Leon Films USA LLC

LGGL TV Development Productions, LLC

Lightspeed Films, LLC

Lily Belle Media Development LLC

Lily Pond Productions LLC

Lima St. Productions LLC

Linear Productions LLC

Lions Gate Television Development, LLC

Living Proof Productions, LLC

Madison Productions, Inc.

Main Gate Productions LLC

Main Lot Productions LLC

Mandalay Development, LLC

Mandalay Teleplays, LLC

Mariner Projects, LLC

Mercury Two LLC

Mesquite Productions, Inc.

Metro-Goldwyn-Mayer Pictures Inc.

MGM Television Entertainment Inc.

Mighty Pen, LLC

Milk Street Productions, LLC

Minderbinder Enterprises, LLC

Minim Productions, Inc.

Montrose Productions, Inc.

Moon Spin Films, LLC

MP Acquisitions, LLC

MVL Productions LLC

My Leafs, LLC

Narcos Productions LLC

Newgame Films Inc.

New Line Productions, Inc.

New Regency Productions, Inc.

Next Step Productions LLC

NG Channel Wren, LLC

NM Talent Inc.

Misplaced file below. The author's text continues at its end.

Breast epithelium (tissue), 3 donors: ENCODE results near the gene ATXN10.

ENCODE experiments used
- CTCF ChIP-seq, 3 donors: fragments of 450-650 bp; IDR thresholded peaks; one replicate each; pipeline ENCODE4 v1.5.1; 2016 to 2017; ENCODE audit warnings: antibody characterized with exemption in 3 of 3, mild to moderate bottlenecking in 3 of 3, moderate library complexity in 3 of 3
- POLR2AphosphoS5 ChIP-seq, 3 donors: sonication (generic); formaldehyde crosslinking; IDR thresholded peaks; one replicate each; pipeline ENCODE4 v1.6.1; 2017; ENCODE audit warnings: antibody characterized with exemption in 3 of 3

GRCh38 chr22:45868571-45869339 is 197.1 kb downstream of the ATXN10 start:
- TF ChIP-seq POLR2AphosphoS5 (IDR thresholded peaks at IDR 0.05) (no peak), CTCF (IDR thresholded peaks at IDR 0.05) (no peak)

Nobrose Development, LLC

NRP Development, LLC

NS Pictures, Inc.

NTCP USA Development LLC

NVTS Productions, LLC

October Holdings, Inc.

Olive Productions, LLC

Olive Avenue Productions LLC

Once Upon A Time Productions, LLC

Onda Entertainment, Inc.

One Eighty Productions LLC

On the Brink Productions, Inc.

Open 4 Business Productions LLC

Opposite Loft, LLC

Optimum Productions

Orange Cone Productions LLC

Orchard Road Productions, LLC

Over the Pond Productions, Inc.

Pacific 2.1 Entertainment Group, Inc.

Palladin Productions LLC

Papatime Development, LLC

Paramount Pictures Corporation

Park Court Productions, Inc.

Pash Features DC LLC

Patch Bay Productions LLC

Peaches Productions LLC

Perdido Productions, Inc.

Perryman, LLC

Pet II Productions, Inc.

Picrow, Inc. dba Pictures in a Row

Picrow Streaming Inc.